View Image

Gray forelock and vitiligo on the forehead in a patient with Alezzandrini syndrome.

Ipsilateral perceptual deafness may be an additional finding. Unilateral cutaneous and retinal disease also characterize Alezzandrini syndrome. The symptom originally described was a gradual loss of visual acuity, which predominantly affected one eye. Lorincz[20] believes that the gradual loss of visual acuity on the ipsilateral side is the criterion that should be used to diagnosis Alezzandrini syndrome.

After 3-13 years, vitiligo and poliosis develop on the head, on the side ipsilateral to the retinal lesions. Two most highly specific, at least in those with Vogt-Koyanagi-Harada disease, are exudative retinal detachment during acute disease and sunset glow fundus during the chronic phase of the disease.[21]

Congenital leukoderma suggests the need for evaluation of ocular, auditory, and/or neurologic abnormalities.[22] Poliosis may be acquired in vitiligo, Vogt-Koyanagi-Harada syndrome, Alezzandrini syndrome, and sarcoidosis. However, vitiligo patients have more lenticular and retinal changes than one should anticipate.[23]

A patient was described with a large hyperpigmented macule suggestive of an ipsilateral café-au-lait spot on the neck.[24]

Laboratory Studies

No laboratory studies are required. Diagnosis is based on the clinical presentation.

Other Tests

Fundus examination is indicated. Fundus autofluorescence and spectral domain-optical coherence tomography imaging may facilitate improved assessment of retinal pigment epithelium and the outer retina.[27] Visual acuity test may be performed.

Audiometry may be required.

For Vogt-Koyanagi-Harada syndrome and other entities associated with uveitis, the positive predictive value of routinely applied HLA typing as a diagnostic test was judged to be of limited usefulness.[28]

Medical Care

Medical care includes follow-up fundus examinations, visual acuity tests, and audiometry.

In cases with widespread depigmentation, treatment with psoralen plus ultraviolet A (PUVA) can be provided. However, PUVA should be used with great caution in patients with anterior uveitis because phototherapy might aggravate the ocular inflammatory disorder. As for uveitis in this syndrome, interleukin 6 therapy may be an option.[29]

Topical steroids may be tried on localized areas of vitiligo. Patients with vitiligo should use sunscreen to prevent sunburn and subsequent skin cancer. See Vitiligo for more information about medical treatment. Intravitreal bevacizumab injection has been reported.[30]

Limited experience suggests that infliximab as adjunctive therapy may be of benefit in reducing systemic corticosteroid dosage, at least in those with Vogt-Koyanagi-Harada syndrome.[31] A study comparing cyclosporine/mycophenolate mofetil and cyclosporine/azathioprine in Vogt-Koyanagi-Harada patients delineated no statistically significant difference in efficacy or safety.[32, 33] When untreated from early stages, severe iris depigmentation and ocular hypotony may develop.[34]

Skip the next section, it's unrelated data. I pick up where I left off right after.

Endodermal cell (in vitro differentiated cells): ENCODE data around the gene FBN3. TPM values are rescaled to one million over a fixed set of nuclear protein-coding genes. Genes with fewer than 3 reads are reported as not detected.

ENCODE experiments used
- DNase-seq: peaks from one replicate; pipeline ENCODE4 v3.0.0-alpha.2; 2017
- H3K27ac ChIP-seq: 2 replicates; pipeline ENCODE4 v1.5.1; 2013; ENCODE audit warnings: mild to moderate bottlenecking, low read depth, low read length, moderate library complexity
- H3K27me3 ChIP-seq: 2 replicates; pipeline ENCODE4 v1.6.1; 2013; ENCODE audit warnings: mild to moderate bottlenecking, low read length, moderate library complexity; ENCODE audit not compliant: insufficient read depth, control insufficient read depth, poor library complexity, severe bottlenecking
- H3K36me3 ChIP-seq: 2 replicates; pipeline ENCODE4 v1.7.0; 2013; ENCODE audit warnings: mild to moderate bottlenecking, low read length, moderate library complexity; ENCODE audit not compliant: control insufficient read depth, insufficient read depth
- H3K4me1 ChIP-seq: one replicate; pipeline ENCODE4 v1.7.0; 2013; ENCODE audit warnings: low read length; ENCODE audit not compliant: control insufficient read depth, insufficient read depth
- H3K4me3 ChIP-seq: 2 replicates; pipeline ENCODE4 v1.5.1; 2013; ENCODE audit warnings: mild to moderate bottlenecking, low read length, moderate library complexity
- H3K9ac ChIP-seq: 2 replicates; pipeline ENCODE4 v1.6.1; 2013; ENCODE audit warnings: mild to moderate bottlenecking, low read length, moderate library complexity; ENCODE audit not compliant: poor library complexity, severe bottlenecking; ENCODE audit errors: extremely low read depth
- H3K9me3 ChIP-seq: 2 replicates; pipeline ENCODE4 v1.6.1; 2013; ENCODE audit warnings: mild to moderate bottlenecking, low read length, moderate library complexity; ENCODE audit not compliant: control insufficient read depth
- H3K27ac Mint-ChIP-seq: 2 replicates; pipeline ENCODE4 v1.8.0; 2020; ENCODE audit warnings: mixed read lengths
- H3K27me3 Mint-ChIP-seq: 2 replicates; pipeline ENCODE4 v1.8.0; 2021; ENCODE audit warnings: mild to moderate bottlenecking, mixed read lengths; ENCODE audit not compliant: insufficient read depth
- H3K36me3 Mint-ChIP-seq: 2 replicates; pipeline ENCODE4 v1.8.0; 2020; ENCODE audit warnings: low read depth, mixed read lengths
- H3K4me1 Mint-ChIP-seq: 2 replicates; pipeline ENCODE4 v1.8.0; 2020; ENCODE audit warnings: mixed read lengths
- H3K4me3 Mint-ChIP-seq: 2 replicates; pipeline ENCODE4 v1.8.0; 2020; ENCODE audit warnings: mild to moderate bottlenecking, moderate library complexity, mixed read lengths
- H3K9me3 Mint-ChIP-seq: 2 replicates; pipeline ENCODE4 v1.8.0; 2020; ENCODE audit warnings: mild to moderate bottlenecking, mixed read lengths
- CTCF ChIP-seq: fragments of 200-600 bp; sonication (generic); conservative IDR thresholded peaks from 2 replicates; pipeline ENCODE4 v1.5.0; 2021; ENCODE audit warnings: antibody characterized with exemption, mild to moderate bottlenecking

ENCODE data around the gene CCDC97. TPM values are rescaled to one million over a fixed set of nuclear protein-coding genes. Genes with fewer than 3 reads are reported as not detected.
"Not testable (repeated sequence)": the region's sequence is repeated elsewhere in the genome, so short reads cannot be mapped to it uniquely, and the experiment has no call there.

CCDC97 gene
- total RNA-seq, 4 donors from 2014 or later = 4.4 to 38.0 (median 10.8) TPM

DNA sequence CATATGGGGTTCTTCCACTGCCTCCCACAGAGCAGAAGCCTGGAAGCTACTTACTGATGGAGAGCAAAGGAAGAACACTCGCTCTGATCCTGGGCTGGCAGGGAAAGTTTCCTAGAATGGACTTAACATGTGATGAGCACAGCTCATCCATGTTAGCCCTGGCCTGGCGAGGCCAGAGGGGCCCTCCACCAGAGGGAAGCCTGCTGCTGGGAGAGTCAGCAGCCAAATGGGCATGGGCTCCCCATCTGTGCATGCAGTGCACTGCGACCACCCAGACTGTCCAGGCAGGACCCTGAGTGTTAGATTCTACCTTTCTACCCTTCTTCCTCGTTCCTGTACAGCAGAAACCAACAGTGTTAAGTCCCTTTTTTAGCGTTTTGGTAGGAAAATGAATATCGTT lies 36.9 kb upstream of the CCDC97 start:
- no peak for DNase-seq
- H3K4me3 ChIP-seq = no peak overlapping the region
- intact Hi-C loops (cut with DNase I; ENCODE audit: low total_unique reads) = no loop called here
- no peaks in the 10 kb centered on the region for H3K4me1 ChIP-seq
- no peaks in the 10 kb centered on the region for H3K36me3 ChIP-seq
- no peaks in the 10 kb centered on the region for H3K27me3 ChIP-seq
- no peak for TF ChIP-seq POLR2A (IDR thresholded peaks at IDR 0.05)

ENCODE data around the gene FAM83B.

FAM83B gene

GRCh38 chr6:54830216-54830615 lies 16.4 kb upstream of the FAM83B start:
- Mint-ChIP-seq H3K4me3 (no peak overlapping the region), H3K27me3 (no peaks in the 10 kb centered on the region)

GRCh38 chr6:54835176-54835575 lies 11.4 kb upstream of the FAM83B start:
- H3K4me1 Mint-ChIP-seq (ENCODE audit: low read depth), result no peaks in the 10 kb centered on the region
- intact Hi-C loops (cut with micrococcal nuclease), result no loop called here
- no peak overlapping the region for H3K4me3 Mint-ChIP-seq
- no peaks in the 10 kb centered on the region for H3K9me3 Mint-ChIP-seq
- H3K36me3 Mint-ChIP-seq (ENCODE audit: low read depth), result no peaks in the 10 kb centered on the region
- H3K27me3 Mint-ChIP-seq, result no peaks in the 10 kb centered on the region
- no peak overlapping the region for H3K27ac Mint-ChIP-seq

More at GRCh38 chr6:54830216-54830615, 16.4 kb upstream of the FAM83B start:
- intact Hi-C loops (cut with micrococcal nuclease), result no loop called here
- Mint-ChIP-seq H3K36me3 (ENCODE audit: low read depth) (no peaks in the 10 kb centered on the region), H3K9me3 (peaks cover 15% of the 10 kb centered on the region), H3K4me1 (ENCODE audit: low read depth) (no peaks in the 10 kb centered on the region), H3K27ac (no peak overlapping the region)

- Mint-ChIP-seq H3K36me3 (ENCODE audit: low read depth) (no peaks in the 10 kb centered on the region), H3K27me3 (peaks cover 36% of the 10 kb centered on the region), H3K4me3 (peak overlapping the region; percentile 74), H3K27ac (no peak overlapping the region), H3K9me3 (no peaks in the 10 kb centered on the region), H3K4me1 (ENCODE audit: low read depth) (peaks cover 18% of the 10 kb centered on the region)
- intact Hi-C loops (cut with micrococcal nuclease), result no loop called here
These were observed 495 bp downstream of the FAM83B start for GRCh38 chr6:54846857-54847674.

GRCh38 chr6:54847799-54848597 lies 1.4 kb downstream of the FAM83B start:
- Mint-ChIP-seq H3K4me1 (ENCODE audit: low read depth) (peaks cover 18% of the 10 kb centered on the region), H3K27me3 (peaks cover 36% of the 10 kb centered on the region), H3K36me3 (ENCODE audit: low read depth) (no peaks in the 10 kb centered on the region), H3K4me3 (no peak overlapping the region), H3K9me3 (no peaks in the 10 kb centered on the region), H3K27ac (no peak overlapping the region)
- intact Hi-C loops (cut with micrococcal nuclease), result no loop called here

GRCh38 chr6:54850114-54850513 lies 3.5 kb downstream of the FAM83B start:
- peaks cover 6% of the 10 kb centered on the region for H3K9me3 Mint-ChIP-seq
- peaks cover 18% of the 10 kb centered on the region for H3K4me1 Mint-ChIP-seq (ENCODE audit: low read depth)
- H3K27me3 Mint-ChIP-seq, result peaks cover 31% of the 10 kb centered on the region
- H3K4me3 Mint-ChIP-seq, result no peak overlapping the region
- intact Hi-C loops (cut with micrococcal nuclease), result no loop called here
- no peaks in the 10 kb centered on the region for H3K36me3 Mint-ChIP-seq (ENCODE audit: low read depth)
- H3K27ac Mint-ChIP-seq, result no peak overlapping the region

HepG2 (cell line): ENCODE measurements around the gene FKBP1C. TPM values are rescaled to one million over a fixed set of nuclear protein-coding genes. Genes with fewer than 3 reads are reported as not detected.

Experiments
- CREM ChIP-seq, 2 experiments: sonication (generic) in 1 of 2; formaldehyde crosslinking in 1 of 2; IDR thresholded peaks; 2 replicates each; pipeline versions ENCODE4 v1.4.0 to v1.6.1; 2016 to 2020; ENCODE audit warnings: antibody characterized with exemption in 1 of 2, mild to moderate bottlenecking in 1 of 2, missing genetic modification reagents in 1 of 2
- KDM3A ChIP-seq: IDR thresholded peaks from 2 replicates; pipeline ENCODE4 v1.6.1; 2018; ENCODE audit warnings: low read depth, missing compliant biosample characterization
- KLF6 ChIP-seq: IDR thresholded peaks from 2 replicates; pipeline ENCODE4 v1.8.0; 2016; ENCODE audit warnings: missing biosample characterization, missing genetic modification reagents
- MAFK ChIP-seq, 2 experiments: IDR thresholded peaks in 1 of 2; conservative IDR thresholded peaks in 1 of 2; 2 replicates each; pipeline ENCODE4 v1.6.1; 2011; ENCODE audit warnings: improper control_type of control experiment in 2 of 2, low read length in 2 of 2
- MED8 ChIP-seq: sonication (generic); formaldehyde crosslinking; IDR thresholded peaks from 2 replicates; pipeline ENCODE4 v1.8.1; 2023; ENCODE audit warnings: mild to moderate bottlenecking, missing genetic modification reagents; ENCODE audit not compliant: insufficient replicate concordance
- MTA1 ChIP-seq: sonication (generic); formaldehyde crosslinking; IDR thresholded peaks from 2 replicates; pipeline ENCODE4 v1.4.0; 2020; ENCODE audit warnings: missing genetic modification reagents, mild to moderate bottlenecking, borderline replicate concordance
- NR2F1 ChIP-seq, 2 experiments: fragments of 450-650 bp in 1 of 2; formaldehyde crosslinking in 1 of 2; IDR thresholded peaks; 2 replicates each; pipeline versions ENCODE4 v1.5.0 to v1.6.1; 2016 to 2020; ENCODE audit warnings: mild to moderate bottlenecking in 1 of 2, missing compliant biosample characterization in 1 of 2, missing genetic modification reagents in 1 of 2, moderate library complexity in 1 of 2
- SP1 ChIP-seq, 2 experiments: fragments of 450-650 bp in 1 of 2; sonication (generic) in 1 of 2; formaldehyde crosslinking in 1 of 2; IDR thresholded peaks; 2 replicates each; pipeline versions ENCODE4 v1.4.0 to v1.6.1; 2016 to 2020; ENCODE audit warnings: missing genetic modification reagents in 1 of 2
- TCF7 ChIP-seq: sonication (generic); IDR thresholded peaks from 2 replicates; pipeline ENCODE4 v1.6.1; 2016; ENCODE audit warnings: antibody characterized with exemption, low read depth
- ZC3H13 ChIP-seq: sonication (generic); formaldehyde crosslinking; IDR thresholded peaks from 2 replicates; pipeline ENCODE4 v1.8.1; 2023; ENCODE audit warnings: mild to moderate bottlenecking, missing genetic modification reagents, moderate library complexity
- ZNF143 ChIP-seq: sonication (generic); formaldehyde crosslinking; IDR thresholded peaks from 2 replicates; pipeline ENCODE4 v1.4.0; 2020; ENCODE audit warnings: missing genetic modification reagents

Consultation with the following specialists may be needed:


A gradual loss of vision may occur. Deafness may occur. Retinal detachment is a possible complication. Patients with diabetes mellitus should be closely monitored because they have an increased risk of retinal detachment, as Hoffman and Dudley observed.[12]


Because Alezzandrini syndrome is a rare disease of unknown etiology, no methods of prevention are yet known.

Long-Term Monitoring

Follow-up fundus examinations, visual acuity tests, and audiometry can be performed. These examinations may aid in the early detection of complications such as deafness and retinal detachment.


Camila K Janniger, MD, Clinical Professor of Dermatology, Clinical Associate Professor of Pediatrics, Chief of Pediatric Dermatology, Rutgers New Jersey Medical School

Disclosure: Nothing to disclose.


Ewa Koziorynska, MD, Assistant Professor of Neurology, Comprehensive Epilepsy Center, State University of New York Downstate Medical Center

Disclosure: Nothing to disclose.

Specialty Editors

Michael J Wells, MD, FAAD, Dermatologic/Mohs Surgeon, The Surgery Center at Plano Dermatology

Disclosure: Nothing to disclose.

Robert A Schwartz, MD, MPH, Professor and Head of Dermatology, Professor of Pathology, Professor of Pediatrics, Professor of Medicine, Rutgers New Jersey Medical School

Disclosure: Nothing to disclose.

Chief Editor

William D James, MD, Paul R Gross Professor of Dermatology, Vice-Chairman, Residency Program Director, Department of Dermatology, University of Pennsylvania School of Medicine

Disclosure: Received income in an amount equal to or greater than $250 from: Elsevier; WebMD.

Additional Contributors

Noah S Scheinfeld, JD, MD, FAAD, † Assistant Clinical Professor, Department of Dermatology, Weil Cornell Medical College; Consulting Staff, Department of Dermatology, St Luke's Roosevelt Hospital Center, Beth Israel Medical Center, New York Eye and Ear Infirmary; Assistant Attending Dermatologist, New York Presbyterian Hospital; Assistant Attending Dermatologist, Lenox Hill Hospital, North Shore-LIJ Health System; Private Practice

Disclosure: Nothing to disclose.


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Gray forelock and vitiligo on the forehead in a patient with Alezzandrini syndrome.

Gray forelock and vitiligo on the forehead in a patient with Alezzandrini syndrome.